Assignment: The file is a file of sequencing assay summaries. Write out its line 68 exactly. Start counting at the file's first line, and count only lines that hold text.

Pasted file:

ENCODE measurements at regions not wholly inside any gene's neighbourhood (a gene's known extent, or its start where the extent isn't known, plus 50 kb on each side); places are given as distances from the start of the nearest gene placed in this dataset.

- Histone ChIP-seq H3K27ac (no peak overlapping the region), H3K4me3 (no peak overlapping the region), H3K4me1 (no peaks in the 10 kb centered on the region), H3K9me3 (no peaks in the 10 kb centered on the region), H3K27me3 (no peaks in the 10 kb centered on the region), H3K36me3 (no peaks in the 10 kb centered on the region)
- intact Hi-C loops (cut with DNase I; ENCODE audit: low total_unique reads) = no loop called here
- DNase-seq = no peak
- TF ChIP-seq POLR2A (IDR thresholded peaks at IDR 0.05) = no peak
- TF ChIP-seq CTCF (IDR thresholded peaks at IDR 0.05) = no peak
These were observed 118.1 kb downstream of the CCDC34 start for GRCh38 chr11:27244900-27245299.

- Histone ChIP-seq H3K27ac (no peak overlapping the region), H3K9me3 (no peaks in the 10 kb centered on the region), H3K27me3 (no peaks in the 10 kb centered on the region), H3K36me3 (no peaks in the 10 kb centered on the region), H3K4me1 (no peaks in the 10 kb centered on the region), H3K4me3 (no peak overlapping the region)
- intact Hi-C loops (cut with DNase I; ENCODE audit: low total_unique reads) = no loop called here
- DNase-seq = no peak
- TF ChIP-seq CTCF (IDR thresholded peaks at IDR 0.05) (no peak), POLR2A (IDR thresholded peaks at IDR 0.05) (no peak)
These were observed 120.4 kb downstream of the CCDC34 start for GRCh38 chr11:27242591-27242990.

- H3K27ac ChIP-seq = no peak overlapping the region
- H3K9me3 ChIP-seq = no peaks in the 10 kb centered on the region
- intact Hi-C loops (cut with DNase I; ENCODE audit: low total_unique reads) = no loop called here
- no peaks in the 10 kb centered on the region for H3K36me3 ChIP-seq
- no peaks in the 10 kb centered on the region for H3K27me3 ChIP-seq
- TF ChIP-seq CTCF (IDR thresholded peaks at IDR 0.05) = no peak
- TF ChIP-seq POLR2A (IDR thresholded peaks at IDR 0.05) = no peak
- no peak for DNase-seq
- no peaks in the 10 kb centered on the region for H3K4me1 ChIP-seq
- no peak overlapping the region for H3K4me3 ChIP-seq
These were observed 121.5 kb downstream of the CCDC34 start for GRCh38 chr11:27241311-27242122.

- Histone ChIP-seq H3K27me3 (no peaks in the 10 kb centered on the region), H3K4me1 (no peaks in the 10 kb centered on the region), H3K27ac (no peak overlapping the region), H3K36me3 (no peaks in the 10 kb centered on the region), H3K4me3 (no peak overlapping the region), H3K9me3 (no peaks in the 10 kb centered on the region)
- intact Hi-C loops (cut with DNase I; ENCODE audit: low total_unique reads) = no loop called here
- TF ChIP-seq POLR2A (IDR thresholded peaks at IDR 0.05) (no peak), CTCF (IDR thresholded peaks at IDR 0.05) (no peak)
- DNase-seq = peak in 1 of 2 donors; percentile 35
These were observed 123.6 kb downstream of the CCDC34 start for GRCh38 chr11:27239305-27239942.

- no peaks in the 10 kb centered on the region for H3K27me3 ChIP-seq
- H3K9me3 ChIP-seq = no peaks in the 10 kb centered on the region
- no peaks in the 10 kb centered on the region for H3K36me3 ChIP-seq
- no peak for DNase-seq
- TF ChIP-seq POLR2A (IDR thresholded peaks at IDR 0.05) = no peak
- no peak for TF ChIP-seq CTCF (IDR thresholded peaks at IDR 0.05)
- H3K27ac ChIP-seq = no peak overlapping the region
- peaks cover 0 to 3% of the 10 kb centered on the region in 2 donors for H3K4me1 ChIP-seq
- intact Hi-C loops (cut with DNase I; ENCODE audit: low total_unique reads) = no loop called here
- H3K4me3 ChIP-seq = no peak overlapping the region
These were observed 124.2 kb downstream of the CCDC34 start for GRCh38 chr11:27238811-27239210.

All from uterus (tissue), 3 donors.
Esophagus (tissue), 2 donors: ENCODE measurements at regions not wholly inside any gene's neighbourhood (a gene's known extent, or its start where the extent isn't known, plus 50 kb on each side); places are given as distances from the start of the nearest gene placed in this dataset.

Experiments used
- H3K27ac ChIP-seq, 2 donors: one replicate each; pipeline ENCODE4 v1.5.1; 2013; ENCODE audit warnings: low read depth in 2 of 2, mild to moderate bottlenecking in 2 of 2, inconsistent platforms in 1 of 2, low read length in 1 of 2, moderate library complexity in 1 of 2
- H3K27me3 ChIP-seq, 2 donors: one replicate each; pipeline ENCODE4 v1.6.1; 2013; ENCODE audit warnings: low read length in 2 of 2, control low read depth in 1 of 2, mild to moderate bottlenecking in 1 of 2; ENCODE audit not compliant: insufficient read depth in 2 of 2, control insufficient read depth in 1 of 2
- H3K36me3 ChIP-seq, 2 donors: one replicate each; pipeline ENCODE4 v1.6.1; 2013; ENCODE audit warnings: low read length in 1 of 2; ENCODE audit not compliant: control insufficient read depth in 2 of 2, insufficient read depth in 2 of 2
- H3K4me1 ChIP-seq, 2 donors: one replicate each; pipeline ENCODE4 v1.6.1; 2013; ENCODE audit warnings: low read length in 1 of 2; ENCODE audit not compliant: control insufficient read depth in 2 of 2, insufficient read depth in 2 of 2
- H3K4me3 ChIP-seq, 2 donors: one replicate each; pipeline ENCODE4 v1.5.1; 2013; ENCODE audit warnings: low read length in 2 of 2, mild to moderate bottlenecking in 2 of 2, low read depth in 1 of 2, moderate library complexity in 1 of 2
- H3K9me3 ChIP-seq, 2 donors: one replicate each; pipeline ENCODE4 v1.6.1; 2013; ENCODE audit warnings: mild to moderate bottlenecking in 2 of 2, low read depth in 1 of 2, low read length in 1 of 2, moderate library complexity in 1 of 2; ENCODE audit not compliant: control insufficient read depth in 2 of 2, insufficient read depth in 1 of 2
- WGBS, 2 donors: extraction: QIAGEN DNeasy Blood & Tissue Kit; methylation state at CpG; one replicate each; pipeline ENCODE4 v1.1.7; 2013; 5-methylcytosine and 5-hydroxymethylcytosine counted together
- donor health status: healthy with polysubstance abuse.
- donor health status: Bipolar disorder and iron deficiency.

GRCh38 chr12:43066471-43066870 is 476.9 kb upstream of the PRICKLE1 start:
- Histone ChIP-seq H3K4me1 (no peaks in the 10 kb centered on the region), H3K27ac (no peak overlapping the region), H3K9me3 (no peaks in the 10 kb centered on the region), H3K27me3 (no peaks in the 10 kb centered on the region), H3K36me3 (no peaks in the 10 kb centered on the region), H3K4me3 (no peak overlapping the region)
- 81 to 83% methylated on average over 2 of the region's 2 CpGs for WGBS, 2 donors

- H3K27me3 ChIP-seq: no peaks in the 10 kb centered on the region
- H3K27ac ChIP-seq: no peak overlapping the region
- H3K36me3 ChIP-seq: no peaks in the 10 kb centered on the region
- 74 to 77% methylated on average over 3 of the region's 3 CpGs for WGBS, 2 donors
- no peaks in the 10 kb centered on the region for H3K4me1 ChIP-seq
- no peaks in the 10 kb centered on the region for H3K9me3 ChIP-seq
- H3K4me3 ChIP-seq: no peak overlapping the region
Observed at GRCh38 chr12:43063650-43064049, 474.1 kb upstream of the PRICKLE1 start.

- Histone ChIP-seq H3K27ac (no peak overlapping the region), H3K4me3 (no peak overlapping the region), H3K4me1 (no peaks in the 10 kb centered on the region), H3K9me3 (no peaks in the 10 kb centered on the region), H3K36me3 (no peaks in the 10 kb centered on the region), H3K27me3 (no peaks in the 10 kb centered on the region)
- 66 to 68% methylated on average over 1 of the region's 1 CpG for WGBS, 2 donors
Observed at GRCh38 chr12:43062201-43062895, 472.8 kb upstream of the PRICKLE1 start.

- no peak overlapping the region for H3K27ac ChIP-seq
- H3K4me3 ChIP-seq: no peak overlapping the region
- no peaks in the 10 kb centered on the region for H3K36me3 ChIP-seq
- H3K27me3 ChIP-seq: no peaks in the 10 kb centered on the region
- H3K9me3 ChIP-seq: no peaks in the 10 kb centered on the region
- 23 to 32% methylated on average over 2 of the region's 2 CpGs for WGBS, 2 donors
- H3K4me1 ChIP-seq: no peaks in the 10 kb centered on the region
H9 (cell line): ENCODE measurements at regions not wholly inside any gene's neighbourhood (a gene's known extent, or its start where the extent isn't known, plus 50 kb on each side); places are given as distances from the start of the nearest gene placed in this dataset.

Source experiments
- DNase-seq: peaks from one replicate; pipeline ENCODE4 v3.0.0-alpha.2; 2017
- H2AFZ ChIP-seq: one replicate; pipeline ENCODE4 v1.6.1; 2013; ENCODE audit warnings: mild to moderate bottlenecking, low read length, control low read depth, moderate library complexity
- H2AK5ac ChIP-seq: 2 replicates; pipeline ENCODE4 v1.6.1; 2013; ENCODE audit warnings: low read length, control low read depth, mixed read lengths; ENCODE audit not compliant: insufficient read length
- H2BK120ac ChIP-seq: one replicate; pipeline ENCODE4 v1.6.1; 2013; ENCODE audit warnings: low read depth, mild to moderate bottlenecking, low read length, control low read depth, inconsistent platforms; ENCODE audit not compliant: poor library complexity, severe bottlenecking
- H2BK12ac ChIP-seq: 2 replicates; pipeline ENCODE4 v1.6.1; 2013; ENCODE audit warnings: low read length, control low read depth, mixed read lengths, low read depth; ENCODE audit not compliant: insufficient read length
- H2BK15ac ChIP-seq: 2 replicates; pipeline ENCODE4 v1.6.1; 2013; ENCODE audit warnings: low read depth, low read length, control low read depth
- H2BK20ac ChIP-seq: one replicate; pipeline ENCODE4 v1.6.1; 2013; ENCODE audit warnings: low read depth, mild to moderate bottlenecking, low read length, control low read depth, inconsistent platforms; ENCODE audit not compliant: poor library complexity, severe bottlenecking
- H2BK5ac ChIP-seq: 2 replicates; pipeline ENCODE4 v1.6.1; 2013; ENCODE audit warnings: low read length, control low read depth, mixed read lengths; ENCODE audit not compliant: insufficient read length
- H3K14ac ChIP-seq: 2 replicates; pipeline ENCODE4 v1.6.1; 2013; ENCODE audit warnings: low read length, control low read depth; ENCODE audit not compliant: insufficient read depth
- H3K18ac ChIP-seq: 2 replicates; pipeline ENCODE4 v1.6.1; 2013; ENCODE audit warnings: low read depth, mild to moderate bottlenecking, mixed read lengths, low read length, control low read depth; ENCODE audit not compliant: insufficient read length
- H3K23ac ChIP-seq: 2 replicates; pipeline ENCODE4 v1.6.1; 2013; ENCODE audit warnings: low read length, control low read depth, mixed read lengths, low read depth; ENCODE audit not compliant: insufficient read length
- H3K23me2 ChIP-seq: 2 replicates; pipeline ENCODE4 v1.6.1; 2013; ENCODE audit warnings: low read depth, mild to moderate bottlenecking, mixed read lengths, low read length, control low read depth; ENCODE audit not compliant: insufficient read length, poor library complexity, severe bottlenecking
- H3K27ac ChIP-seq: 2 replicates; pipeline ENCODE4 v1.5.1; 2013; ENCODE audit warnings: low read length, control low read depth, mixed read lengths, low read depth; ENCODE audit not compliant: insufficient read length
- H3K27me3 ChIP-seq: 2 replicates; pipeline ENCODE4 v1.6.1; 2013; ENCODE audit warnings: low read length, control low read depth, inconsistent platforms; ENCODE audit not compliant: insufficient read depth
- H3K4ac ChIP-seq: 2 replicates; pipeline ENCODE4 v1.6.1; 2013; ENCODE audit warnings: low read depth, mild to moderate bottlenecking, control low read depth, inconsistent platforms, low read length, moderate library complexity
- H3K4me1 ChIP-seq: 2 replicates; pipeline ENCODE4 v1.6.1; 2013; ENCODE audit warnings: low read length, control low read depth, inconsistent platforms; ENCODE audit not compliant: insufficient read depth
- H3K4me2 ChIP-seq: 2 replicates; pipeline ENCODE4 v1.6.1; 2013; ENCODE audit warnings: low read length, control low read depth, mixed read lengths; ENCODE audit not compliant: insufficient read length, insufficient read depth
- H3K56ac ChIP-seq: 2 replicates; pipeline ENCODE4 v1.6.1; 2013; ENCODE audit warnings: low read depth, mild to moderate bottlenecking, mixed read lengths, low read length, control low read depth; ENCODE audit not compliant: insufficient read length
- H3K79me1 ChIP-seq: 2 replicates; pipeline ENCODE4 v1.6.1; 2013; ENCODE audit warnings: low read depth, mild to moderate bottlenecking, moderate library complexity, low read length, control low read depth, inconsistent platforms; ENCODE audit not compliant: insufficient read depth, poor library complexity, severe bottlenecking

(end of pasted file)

- no peaks in the 10 kb centered on the region for H3K36me3 ChIP-seq